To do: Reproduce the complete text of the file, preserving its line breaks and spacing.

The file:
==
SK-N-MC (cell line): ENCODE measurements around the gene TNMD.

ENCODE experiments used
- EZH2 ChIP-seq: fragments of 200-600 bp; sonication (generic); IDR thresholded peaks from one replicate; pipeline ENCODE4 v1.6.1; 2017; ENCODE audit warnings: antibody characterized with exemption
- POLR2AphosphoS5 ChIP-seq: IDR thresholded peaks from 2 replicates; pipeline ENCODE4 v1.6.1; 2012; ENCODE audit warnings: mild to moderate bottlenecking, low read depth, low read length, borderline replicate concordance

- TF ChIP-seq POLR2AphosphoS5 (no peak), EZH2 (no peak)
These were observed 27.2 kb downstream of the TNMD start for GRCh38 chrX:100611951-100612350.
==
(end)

SK-N-MC (cell line): ENCODE measurements around the gene TNMD.

ENCODE experiments used
- EZH2 ChIP-seq: fragments of 200-600 bp; sonication (generic); IDR thresholded peaks from one replicate; pipeline ENCODE4 v1.6.1; 2017; ENCODE audit warnings: antibody characterized with exemption
- POLR2AphosphoS5 ChIP-seq: IDR thresholded peaks from 2 replicates; pipeline ENCODE4 v1.6.1; 2012; ENCODE audit warnings: mild to moderate bottlenecking, low read depth, low read length, borderline replicate concordance

- TF ChIP-seq POLR2AphosphoS5 (no peak), EZH2 (no peak)
These were observed 27.2 kb downstream of the TNMD start for GRCh38 chrX:100611951-100612350.